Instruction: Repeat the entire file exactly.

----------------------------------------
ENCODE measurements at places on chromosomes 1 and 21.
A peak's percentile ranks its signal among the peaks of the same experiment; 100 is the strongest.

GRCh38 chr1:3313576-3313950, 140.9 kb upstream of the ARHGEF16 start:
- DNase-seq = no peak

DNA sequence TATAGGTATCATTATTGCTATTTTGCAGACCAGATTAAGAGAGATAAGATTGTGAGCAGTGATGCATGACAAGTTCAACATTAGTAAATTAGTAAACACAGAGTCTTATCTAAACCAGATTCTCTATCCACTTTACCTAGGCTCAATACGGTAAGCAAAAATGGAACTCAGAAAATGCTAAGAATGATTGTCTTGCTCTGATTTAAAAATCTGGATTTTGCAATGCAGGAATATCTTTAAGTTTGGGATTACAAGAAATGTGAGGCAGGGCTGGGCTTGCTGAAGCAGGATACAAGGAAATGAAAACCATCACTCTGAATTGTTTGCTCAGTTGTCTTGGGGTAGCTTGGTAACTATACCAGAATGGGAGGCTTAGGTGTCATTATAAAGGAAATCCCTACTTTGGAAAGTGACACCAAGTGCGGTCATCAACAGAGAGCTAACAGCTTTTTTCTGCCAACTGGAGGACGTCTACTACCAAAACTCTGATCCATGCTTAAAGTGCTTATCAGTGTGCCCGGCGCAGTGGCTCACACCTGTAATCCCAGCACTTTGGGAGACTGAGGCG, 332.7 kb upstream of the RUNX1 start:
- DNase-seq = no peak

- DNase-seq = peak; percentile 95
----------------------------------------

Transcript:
ENCODE measurements at places on chromosomes 1 and 21.
A peak's percentile ranks its signal among the peaks of the same experiment; 100 is the strongest.

GRCh38 chr1:3313576-3313950, 140.9 kb upstream of the ARHGEF16 start:
- DNase-seq = no peak

DNA sequence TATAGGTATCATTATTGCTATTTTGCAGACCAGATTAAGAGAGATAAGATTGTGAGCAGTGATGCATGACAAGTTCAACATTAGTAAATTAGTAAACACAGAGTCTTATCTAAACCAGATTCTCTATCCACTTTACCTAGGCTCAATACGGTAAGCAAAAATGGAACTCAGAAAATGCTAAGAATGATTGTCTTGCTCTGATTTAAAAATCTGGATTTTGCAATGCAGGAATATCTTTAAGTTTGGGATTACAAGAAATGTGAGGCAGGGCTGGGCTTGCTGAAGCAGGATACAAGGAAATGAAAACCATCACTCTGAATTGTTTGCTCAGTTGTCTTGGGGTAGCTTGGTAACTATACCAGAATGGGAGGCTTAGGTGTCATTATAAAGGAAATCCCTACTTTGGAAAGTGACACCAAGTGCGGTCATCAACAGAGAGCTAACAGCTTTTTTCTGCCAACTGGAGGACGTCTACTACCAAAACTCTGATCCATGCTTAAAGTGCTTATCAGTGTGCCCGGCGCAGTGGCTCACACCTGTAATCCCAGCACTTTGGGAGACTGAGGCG, 332.7 kb upstream of the RUNX1 start:
- DNase-seq = no peak

- DNase-seq = peak; percentile 95